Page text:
• Configure Azure and Google Firebase for push notifications in Xamarin Forms

    One of the key features of modern smartphones (iPhone, Android, Windows Phone etc.) are push notifications. Unfortunately it’s not as easy as e.g. email. Therefore I’ve split my posting into 3 postings:

    1. Configure Azure and Google Firebase for push notifications in Xamarin Forms (the current posting)
    2. Setup server part for Xamarin Forms Push Notifications
    3. Setup Xamarin Forms Android App for Push Notifications

    Technically you have a sender and a recipient, but it’s far more complicated than email.In fact, the way of the push notification will be like this:

    client -> server -> azure -> Google Firebase (if it’s an android smartphone) -> Android Smartphone

    Fortunately, there are already some very good docs available, so if you are completely new to push notifications make sure you have a look at these docs:

    Make sure to have a look at these documents. Following these docs you are able to create a demo app with push notifications capabilities, even though some of the docs might be outdated because in How to use Server SDK (the second link) I get warning CS0618:    “‘MobileAppOptionsExtensions.AddPushNotifications(MobileAppConfiguration)’ is obsolete: ‘Use App Service Push instead.’ “, and I switched over to the first link.

    So in current post I just list all the steps to do when adding push notifications to a Xamarin Forms app. I leave out Windows Mobile as I’m currently developing for iOS and Android only, but it should be easy to add also Windows Mobile later on. To keep it short and structured, in current post I just summarize the things to do in the cloud, means Azure and Google Firebase.

    Set up Google Firebase

    Googles Firebase Cloud Messaging (FCM) has replaced Google Cloud Messaging (GCM) and is the current solution to send push notifications to Android Smartphones. Even though FCM could also send push notifications to iPhones, we only use Firebase for Android Smartphones. So go to FCM Console and click “Add Project”. Now enter a project name, select your country and confirm. Your project is now created. Select “Add Firebase to your Android app”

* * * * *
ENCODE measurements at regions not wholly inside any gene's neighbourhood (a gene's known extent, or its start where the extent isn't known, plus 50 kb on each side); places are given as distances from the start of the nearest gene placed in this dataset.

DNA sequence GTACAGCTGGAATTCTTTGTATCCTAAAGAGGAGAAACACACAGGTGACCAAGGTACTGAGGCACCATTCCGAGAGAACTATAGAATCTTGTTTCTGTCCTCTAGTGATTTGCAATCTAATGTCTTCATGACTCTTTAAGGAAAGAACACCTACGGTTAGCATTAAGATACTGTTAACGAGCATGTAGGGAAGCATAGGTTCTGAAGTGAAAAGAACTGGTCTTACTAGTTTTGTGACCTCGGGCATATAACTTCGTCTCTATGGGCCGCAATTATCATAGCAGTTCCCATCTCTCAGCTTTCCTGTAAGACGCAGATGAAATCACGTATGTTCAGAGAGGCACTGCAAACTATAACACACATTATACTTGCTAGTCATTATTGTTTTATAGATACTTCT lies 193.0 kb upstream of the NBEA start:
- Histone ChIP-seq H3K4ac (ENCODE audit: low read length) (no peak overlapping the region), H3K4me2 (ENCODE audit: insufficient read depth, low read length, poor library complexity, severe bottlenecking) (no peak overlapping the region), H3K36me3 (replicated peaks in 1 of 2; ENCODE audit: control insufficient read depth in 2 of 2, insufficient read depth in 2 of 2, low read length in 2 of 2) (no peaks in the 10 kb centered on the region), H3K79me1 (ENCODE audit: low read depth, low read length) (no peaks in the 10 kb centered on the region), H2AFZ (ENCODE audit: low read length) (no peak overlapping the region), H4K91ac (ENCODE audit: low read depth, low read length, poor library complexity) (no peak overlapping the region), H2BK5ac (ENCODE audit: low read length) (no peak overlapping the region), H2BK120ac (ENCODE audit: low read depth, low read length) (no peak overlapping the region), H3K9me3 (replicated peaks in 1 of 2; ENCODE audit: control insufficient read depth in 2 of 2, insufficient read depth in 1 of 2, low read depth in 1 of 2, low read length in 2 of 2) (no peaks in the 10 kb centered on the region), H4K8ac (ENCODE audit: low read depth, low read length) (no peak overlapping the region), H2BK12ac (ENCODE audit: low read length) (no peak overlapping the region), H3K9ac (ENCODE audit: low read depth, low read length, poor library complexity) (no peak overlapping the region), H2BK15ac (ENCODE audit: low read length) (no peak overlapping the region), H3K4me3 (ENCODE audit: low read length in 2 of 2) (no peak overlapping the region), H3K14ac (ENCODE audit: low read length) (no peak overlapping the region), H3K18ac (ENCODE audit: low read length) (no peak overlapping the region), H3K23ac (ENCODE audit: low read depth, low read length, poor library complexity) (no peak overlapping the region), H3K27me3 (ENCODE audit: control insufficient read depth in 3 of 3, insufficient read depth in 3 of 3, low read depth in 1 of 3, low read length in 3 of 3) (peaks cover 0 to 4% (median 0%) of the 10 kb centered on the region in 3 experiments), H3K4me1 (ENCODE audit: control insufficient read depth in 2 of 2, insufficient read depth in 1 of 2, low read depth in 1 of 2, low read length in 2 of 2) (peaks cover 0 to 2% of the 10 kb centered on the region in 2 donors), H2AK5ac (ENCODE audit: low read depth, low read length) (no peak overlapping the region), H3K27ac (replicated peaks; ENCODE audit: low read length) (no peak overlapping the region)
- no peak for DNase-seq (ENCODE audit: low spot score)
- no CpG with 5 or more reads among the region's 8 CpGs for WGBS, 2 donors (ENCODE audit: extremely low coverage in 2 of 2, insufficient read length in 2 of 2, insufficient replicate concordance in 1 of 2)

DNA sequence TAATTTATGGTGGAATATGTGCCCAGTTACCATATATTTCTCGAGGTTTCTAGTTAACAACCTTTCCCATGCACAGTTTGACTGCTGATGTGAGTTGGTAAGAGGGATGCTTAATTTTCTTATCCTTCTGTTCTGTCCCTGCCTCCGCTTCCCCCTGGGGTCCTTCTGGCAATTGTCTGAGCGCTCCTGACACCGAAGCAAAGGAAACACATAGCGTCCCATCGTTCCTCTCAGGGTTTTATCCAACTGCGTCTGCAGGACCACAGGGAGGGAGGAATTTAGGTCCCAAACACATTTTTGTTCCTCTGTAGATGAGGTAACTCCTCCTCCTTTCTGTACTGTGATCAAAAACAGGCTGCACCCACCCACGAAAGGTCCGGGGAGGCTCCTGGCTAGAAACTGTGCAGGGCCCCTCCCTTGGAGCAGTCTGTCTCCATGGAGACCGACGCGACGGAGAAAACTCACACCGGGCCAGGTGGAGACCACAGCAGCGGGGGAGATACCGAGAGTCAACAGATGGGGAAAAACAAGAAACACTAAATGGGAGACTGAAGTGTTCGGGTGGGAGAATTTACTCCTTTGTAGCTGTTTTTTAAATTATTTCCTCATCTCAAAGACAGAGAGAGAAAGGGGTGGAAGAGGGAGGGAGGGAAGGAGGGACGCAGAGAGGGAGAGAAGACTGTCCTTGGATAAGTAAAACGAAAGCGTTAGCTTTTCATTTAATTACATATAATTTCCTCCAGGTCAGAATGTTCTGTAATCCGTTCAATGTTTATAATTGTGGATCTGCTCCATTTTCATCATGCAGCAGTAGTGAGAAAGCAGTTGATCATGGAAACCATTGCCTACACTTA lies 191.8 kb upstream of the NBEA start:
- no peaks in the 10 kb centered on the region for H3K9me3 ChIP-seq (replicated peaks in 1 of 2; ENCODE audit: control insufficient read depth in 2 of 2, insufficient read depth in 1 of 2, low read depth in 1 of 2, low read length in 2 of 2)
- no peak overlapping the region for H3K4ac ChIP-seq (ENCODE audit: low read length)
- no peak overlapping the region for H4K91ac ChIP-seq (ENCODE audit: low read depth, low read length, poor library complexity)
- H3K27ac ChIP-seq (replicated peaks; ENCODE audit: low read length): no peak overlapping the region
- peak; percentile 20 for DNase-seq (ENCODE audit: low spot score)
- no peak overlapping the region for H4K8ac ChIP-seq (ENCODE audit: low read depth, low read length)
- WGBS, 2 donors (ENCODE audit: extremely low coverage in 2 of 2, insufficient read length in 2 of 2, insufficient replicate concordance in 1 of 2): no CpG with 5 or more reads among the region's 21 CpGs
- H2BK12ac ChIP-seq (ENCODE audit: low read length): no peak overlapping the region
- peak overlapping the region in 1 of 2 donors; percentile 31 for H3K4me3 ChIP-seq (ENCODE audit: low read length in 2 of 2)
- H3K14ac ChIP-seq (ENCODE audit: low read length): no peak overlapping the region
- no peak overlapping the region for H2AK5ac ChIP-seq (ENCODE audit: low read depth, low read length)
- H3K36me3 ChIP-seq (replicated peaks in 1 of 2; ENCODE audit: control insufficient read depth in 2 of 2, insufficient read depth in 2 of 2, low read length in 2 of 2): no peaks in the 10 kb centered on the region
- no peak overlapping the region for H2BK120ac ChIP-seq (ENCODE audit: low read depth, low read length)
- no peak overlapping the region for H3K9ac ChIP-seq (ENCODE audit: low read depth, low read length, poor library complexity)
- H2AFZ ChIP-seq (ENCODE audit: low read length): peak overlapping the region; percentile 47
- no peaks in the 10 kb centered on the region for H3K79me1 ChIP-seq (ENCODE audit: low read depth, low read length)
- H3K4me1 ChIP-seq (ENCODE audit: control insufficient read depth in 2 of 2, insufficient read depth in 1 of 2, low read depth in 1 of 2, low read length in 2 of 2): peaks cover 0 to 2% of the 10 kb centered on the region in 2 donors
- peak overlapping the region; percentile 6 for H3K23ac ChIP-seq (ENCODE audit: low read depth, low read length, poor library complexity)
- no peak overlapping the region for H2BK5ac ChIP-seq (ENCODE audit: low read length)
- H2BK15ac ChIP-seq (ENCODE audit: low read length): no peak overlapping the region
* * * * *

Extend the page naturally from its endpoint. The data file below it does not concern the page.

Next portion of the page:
First you need to enter the Android package name. Therefore, in your Xamarin Forms App, open the options of your Android project and have a look at Build -> Android Application. Copy the package name into the Firebase input field.

    Additionally you could enter a nickname for your app and a debug signing certificate. Both is not necessary, but a nickname might be handy. The debug signing certificate could be set up somewhen later, it’s not necessary for push notifications so we could ignore it here. Click “Register App” to continue.

    On next page you could download your google-services.json. This is not necessary for Xamarin Forms so we could skip this step. Also the gradle instructions could be ignored so with a click on “Finish” we are done with Firebase setup. Later on we need to come back to copy the key for azure, but therefore we have to set up Azure first.

     

    Set up Azure Notification Hub

    Now we set up Microsoft Azure Notification Hub. So from Azure Portal, click + to add a new resource and type ‘Notification Hub’ or select Web+Mobile -> Notification Hub. Enter some data about your new notification hub here.

    Click on “Create” and wait for it. It might take 1 or 2 minutes to complete.

    Configure Notification Hub

    Once the notification hub is created, select it e.g from “All Resources”. Within “Manage”, select “Notification Services”. You’ll find a list with all available notification services like Apple Push Notification Service (APNS). Don’t worry that Googles Notification Service is still listed as “Google Cloud Messaging (GCM)”, it’s nevertheless working find with the new Firebase Cloud Messaging (FCM). So click on “Google (GCM)”.

    There is only one input field now: API Key. To find the API key, go back to Firebase. Click on the settings cog and select “Project settings”. On the new window, open the “Cloud Messaging” tab. There you will find a server key, a legacy server key and a sender id. Copy the whole server key which spans 3 lines. Take care: Sometimes the website does not show the full key! So it’s important to make sure the whole key is shown (no points … at the end), therefore it’s advised to use the “Copy to Clipboard” icon which will appear as soon as you move the mouse into the server key field. Once copied into clipboard, paste it into the “API Key” input field on Azure. Click “Save” to store the API Key in Azure.

    So that’s it for the cloud configuration so far. We have now configured Googles Firebase Cloud Messaging (FCM) and Microsoft Azures Notification Hub to use FCM for sending push notifications to Android Smartphones.

    Next posting will show how to set up the server application and how to update your existing Xamarin Forms application.

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